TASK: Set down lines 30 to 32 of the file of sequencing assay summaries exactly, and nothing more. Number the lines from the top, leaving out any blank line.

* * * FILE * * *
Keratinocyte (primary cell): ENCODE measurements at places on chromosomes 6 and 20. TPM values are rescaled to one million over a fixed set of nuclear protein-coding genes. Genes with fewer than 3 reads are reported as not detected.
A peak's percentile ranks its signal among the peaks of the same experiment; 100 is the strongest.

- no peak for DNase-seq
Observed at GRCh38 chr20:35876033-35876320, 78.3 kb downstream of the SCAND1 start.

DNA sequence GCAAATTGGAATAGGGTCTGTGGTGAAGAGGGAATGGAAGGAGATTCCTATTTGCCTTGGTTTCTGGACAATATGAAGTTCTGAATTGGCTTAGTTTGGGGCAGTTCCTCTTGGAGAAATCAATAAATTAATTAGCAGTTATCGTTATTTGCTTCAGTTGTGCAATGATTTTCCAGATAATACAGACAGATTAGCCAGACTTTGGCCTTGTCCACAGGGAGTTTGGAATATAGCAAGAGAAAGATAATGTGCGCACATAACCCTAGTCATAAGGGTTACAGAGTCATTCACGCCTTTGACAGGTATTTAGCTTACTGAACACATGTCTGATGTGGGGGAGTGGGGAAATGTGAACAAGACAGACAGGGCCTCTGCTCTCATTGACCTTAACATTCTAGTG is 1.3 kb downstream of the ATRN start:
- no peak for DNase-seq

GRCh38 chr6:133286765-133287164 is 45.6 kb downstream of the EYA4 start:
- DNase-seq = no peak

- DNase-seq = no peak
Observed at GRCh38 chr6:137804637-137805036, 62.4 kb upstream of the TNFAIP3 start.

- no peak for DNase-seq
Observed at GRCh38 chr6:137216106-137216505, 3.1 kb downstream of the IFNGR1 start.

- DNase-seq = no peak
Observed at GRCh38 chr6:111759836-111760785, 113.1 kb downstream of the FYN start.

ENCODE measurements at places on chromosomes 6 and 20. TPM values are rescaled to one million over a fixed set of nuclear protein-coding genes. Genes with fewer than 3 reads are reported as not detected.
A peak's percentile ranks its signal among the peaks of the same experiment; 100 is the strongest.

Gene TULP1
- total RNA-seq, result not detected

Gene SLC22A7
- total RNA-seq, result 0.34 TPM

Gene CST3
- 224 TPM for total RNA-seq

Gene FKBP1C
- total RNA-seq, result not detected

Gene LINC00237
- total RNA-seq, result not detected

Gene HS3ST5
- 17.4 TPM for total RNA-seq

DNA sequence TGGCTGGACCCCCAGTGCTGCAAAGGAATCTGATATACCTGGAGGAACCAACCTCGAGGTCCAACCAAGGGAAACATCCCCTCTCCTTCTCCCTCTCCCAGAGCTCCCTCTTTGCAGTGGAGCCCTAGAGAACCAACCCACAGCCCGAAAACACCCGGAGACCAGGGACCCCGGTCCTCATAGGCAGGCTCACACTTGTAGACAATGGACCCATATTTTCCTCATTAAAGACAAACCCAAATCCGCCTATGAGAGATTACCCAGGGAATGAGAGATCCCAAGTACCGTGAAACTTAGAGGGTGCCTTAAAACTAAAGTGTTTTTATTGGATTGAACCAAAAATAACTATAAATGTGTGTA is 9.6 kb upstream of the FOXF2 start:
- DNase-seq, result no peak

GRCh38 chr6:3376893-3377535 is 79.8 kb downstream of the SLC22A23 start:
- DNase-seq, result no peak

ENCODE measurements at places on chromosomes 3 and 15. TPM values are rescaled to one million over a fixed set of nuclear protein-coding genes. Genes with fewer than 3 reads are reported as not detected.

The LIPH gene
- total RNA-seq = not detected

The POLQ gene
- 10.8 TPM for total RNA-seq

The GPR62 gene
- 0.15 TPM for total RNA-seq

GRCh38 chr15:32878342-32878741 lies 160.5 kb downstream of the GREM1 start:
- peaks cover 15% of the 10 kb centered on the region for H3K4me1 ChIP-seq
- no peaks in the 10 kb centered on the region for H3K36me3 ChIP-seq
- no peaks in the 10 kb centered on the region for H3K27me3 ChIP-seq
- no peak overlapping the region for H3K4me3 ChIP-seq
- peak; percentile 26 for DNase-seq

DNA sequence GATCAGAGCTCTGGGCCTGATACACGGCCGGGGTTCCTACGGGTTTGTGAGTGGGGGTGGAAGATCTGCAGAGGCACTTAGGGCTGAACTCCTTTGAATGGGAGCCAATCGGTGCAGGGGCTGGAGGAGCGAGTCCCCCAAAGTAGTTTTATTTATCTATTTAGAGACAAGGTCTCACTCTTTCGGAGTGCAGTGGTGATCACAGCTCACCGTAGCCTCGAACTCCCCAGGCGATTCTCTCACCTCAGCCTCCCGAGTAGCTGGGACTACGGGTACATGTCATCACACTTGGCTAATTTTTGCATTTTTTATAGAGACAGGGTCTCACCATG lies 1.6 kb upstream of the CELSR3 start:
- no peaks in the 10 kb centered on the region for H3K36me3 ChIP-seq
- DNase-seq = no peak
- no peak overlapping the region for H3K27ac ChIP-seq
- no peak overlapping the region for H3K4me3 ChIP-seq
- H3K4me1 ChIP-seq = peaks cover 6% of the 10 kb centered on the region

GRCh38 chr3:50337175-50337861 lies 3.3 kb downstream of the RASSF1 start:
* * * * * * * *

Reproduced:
- DNase-seq, result no peak

GRCh38 chr6:3376893-3377535 is 79.8 kb downstream of the SLC22A23 start:
- DNase-seq, result no peak